The Cornish Rex is differentiated from other breeds by its exceptionally silky, wavy coat and feisty personality. The cat feels hefty and warm to the touch. The Cornish Rex’s curves are all gently curled.
Cornish Rexes are ideal for persons who enjoy having their life managed by lively, curious, gazelle-like felines who enjoy a good joke as long as it isn’t on them. The Cornish Rex sees everything as a game, and they can be difficult to ignore when they’re in a friendly mood, which is most of the time. With their favorite humans, Rexes are determinedly outgoing. They also make an excellent winter lap warmer due to their warm suede texture.
They are intelligent, alert, and generally simple to deal with. With a purring Cornish swiping your food as soon as your back is turned, or even while you’re looking, dinner will never be the same again. Some Rexes adore retrieving and will bring you objects to toss over and over. They are excellent climbers, leapers, and sprinters, and their paws are amazingly agile. A persistent Cornish will destroy any shelf or cupboard.
On July 21, 1950, on a farm on Bodmin Moor, Cornwall, England, a tortoiseshell and white random-bred cat named Serena gave birth to five kittens, the first recorded Cornish Rex. Serena’s owner, Nina Ennismore, named the curly-coated orange and white male kitten Kallibunker from the litter. Kallibunker was clearly distinct from his littermates. Kallibunker’s hair was short and wavy, and his frame was long and lean rather than cobby like his littermates and mother.
He had big ears, a long tail, and a strange wedge-shaped head. Ennismore was intrigued by this mini-mutant mouser because his fur resembled the wavy fur of the Astrex rabbit, which he had previously grown and shown. She contacted British geneticist A. C. Jude, who concurred that Kallibunker’s fur was comparable to that of the Astrex rabbit. Ennismore backcrossed Kallibunker to his mother on Jude’s advise. This pairing resulted in one straight-coated cat and two curly-coated kittens.
Kallibunker and his mother were mated again, and curly-coated kittens were born once more. The name Cornish Rex was chosen for the new breed due to its Cornish origins and likeness to the Astrex rabbit. Fran Blancheri, a fancier, brought two Cornish Rexes to North America in 1957. The Cornish Rex was accepted for championship by the CFA in 1964, and it is currently accepted by all North American registries. The Cornish Rex is also accepted by the Governing Council of the Cat Fancy (GCCF) and the Fédération Internationale Féline (FIFe) in Europe.
Never coarse; always small to medium in size. Long and thin torso, not tubular, with a deep but not large chest. Outline is made up of elegant arches and curves with no indication of flatness. When the cat is standing normally, the back is naturally arched. The waistline is formed by the underline softly curving upward from the ribcage (tucked up in appearance). Hips and thighs are muscular and feel weighty in comparison to the rest of the body.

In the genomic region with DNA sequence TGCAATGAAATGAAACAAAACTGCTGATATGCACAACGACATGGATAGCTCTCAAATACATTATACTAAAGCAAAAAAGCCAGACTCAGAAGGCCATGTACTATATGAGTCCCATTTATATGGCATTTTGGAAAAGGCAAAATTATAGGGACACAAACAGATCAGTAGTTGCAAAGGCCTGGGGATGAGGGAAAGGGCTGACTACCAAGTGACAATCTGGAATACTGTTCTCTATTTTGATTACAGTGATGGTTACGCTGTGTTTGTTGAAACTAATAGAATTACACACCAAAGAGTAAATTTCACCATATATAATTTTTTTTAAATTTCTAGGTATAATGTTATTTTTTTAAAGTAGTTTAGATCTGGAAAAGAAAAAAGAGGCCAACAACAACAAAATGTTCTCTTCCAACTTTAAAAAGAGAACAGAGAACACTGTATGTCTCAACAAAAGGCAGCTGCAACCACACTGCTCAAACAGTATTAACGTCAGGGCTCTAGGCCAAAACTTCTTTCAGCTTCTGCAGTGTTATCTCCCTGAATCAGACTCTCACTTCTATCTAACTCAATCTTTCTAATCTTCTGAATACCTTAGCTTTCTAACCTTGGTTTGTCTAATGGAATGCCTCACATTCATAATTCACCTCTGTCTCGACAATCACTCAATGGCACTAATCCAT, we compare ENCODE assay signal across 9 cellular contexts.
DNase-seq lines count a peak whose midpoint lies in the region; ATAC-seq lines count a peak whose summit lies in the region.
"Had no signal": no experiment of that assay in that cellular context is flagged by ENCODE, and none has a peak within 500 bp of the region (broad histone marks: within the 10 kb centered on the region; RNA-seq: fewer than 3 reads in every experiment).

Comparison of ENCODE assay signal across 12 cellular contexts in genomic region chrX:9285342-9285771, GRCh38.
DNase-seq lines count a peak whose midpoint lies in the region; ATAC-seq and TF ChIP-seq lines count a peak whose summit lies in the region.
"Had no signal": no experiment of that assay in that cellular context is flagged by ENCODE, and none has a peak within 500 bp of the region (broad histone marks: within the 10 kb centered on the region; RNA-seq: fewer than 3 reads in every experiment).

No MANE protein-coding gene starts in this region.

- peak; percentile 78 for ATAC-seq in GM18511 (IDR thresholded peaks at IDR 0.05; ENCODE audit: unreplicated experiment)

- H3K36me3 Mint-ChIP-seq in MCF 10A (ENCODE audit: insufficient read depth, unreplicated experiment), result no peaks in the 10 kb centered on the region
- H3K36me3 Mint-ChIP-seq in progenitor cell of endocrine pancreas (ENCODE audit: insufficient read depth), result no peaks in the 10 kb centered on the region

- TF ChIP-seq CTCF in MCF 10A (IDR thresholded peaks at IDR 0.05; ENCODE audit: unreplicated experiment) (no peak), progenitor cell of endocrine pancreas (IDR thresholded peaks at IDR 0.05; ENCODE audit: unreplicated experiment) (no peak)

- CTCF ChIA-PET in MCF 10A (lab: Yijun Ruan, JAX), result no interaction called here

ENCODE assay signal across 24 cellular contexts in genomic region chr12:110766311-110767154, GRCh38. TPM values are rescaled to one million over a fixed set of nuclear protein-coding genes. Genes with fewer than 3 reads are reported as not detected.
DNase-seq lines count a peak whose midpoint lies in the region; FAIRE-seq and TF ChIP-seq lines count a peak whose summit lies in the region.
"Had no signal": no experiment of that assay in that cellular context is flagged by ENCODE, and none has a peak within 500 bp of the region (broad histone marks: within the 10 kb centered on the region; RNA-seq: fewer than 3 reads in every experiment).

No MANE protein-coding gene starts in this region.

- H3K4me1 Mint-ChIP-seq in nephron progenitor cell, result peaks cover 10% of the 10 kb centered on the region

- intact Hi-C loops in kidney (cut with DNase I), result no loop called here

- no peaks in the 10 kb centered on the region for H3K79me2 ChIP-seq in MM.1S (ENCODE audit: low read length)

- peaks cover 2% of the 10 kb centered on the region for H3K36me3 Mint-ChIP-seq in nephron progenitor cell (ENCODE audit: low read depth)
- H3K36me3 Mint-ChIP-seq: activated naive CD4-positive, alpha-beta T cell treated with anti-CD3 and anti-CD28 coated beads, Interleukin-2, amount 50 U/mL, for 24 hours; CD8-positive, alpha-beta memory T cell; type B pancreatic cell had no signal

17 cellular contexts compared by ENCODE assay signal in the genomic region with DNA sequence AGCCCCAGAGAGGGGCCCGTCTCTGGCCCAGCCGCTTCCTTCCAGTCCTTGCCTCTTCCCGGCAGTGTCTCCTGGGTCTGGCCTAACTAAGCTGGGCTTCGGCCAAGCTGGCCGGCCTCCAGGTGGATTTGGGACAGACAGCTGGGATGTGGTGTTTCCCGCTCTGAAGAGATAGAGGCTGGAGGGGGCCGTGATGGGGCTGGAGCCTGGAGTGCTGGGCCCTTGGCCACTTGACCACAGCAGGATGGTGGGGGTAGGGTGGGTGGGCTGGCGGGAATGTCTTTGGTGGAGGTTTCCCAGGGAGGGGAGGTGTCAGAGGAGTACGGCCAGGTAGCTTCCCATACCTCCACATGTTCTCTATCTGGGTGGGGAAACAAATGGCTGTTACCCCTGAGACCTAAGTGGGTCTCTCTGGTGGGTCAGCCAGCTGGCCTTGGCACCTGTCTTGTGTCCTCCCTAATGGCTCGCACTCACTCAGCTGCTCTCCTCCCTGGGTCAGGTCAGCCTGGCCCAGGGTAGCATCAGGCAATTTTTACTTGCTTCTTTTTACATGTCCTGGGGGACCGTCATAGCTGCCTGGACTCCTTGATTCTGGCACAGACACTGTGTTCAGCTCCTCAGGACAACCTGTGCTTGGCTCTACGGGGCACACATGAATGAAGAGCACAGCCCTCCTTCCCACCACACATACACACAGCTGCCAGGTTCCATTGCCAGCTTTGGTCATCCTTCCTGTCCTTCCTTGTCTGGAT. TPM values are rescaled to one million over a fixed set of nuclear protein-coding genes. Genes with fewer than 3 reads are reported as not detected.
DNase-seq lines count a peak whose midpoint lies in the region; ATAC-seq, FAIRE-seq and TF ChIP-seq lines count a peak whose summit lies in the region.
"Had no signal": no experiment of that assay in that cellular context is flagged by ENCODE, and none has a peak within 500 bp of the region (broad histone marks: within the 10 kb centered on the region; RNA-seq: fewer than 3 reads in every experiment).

Egg-shaped and quite small. The length is around one-third the width. A distinct whisker break, oval in shape with a slightly curved contour in front and profile. The muzzle narrows somewhat to a rounded tip. Roman nose. In profile, a straight line from the tip of the nose to the chin with significant depth and a squarish impression. The cheekbones are high and prominent, and finely sculpted. Chin is robust and well-developed.
Large and full from the ground up, upright and alert, and positioned high on the head.
Sized medium to large, oval in shape, and slanted slightly upward. One eye’s breadth apart Color should be clear, vivid, and suitable for coating.
PAWS & LEGS
Legs are extremely long and thin. Thighs that are well-muscled and rather hefty in comparison to the rest of the body. Cornish Rex stands tall on its hind legs. Dainty, slightly oval paws Five in front and four in back.
Long and slim, tapering toward the end and highly flexible.
Guard hairs are completely absent and the hair is exceptionally soft and silky. Densely packed. A tight, consistent marcel wave that extends from the top of the head across the back, sides, and hips and continues to the tip of the tail. The size and depth of the wave might vary. The hair on the bottom of the chin, chest, and abdomen is short and wavy.
Every color and pattern. Cats with no more white than a locket and/or button will be judged in their basic color class, with no penalty for the locket and/or button.
While the qualities listed below are common for this breed, cats are individuals with unique personalities and appearances. For more information about a specific pet, please contact the adoption group.
Wondering about Cymric? Check it out on our next post!